San Diego is in the top ten largest cities in the United States. The beautiful beaches, thriving economy, and ever-growing real estate market make it a hot spot for investors in the residential space. As a result, San Diego is one of the nation's most coveted areas for residential real estate investing. Not only are properties in this area highly valuable, but they are also on an upward trend predicted to remain steady for many years. While these properties can be highly profitable, landlords must be careful when raising rents as the county and the State of California have recently imposed new rent control ordinances to protect renters from a skyrocketing real estate market.
Is There Rent Control in San Diego?
Many landlords initially shy away from California rentals because of their skepticism about the state's rent control policies. However, there is an important distinction between rent control and rent increase limits in San Diego and other California real estate markets.
San Diego does not technically have a rent control policy—the State of California only limits how much you can increase rent and how often you are allowed to increase the rent during or between leases.
Rental Cap Rates in California
In 2019, California passed The Tenant Protection Act of 2019 (TPA), which went into effect on January 1, 2020. This statewide legislation does not limit the dollar amount for rent but rather the amount a landlord can increase rent year-over-year or between leases. The new law states:
"This bill would, until January 1, 2030, prohibit an owner of residential real property from, over the course of any 12-month period, increasing the gross rental rate for a dwelling or unit more than 5% plus the percentage change in the cost of living, as defined, or 10%, whichever is lower…"
The Tenant Protection Act (TPA) also limits the number of times a landlord can increase rent each year. They may increase up to two times, but the increase can not exceed the yearly maximum cap rate within the year. The current cap rate for San Diego is calculated as such:
5% base + 4.1% CPI = 9.1%
Landlords must also provide a 30-day notice before increasing rent and may not increase rent more than once if it is not stated in the lease.
Properties Exempt From San Diego Rent Caps
This statewide rental cap is designed to protect renters from being priced out of their current housing. However, not all rentals in San Diego county are subject to the rental ordinance. These may include:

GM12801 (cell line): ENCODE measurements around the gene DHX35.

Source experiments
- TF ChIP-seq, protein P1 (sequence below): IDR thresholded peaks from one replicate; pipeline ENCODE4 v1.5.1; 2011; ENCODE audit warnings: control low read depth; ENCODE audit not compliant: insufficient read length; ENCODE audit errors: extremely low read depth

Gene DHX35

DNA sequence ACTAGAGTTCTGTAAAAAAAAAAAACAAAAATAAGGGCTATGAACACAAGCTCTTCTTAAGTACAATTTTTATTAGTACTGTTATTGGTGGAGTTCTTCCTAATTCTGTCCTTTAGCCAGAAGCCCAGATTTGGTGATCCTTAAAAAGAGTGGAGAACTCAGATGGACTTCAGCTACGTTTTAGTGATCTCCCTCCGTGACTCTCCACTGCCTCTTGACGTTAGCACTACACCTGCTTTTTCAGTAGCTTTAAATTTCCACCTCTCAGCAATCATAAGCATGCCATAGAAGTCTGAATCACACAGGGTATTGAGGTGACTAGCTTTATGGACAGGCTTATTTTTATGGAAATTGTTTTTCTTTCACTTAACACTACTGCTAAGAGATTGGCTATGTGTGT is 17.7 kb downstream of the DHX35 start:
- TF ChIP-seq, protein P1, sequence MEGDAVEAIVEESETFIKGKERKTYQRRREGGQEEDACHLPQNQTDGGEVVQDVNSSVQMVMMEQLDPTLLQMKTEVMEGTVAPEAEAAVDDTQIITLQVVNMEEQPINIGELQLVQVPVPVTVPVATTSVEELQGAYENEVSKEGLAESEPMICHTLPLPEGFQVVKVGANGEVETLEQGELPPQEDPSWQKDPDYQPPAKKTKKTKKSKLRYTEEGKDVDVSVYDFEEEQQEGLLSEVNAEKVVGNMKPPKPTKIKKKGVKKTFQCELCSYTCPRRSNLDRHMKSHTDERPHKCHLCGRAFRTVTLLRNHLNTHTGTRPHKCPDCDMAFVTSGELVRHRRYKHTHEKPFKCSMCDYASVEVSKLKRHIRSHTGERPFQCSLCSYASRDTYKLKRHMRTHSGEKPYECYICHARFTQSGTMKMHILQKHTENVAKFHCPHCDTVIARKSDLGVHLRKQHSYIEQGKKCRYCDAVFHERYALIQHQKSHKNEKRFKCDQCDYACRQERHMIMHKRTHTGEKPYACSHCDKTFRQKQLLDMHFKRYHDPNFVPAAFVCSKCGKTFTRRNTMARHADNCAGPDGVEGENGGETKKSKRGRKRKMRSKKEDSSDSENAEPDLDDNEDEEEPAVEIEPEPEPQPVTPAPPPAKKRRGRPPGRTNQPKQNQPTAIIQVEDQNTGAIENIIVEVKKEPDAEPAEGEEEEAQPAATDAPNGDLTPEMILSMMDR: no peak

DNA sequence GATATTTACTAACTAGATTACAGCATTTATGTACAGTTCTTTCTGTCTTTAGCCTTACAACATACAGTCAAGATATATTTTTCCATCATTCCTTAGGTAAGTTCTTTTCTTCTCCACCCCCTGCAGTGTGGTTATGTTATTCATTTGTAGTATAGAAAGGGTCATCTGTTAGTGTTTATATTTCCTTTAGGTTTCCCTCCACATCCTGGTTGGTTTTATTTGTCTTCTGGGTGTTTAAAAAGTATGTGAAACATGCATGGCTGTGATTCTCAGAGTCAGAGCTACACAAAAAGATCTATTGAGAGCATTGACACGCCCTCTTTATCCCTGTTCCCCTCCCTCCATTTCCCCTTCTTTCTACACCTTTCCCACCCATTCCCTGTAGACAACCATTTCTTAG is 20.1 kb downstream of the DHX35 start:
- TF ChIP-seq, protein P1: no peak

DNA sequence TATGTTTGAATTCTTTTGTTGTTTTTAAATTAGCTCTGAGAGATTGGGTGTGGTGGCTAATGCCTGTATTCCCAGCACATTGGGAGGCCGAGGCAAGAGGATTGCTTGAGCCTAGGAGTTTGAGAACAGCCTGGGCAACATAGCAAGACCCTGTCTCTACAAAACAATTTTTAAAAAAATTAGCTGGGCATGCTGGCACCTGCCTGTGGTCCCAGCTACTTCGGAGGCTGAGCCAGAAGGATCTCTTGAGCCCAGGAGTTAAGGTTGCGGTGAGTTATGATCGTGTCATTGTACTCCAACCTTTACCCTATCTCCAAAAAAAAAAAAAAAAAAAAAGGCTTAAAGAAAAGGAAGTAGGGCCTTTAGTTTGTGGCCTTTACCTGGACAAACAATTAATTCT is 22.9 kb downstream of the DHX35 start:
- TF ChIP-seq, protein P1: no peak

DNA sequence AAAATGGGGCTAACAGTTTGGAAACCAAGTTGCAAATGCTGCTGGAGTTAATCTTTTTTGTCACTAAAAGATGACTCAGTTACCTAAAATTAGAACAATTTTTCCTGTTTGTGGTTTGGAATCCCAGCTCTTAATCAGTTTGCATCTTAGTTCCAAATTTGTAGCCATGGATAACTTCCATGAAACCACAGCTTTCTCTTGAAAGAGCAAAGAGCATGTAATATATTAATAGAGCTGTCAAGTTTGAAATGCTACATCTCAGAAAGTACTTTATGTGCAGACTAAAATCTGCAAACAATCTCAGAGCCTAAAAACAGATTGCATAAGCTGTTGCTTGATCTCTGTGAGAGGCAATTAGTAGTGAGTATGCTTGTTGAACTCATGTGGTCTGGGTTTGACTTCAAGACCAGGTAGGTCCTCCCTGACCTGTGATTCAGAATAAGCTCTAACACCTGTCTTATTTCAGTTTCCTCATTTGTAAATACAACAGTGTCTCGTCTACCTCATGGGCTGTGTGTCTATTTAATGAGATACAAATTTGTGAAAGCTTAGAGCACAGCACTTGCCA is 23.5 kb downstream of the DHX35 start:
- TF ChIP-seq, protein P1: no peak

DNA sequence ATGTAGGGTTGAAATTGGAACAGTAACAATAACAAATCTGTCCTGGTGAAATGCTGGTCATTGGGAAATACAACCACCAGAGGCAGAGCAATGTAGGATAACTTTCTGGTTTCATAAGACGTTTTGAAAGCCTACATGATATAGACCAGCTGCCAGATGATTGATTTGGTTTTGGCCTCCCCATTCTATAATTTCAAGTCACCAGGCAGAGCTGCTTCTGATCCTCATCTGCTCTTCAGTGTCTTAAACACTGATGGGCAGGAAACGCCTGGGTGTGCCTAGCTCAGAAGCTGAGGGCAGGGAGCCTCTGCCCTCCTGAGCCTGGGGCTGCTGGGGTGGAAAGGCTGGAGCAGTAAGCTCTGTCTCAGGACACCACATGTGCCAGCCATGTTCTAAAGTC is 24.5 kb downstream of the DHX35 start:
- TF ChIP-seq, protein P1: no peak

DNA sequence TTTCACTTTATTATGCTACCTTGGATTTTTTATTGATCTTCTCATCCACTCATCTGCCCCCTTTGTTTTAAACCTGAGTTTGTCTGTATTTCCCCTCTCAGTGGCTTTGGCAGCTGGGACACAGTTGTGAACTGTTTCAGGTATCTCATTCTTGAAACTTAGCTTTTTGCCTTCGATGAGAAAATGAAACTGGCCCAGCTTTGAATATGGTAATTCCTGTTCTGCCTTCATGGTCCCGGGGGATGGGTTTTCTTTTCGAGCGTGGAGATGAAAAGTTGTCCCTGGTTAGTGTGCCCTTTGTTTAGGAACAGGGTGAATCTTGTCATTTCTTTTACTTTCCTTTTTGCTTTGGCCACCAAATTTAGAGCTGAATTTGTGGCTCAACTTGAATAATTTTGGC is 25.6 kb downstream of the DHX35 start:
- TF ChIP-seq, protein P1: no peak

- Housing less than 15 years old;
- Single-family homes or condos with no corporate ownership. This means the landlord is not a corporation, real estate investment trust, or a limited liability corporation (LLC).
- A duplex when the landlord lives in one unit and rents out the other;
- School-owned housing;
- Mobile homes;
- Low-income housing;
- Housing that is already subject to stricter rent control.
The ordinance is designed primarily to protect long-term renters in San Diego and other parts of California from major price increases that leave them without other options. These laws may not affect your property if you have a new rental or are already under rent control measures.
Other Tightening Restrictions For Rentals in San Diego
New rental restrictions are also being passed in California to protect both tenants and landlords in other ways. Some examples include:
- Law AB 491 law written by San Diego former assemblywoman Lorena Gonzalez and assemblyman Chris Ward requires mixed-income multifamily buildings To provide equal access to amenities, common areas, and entrances for both low-income and market-rate housing units.
- California strengthens its "no pet" policies to require more thorough physician evaluations for an emotional support animal certificate. In addition, physicians must designate a specific pet to be the emotional support animal and have a relationship with the patient for 30 days before signing the order. This prevents tenants from designating pets as emotional support animals solely to get around no pet policies.
- California Law SB 60 allows cities to impose fines of up to $5,000 on tenants who violate short-term rental ordinances.
California's restrictions protect landlords and tenants from unfair renting practices and do not have to get in the way of your rental's success. To find the best rental tools for pricing, listing, and vetting tenants for your property, contact us to schedule a RentSpree demo.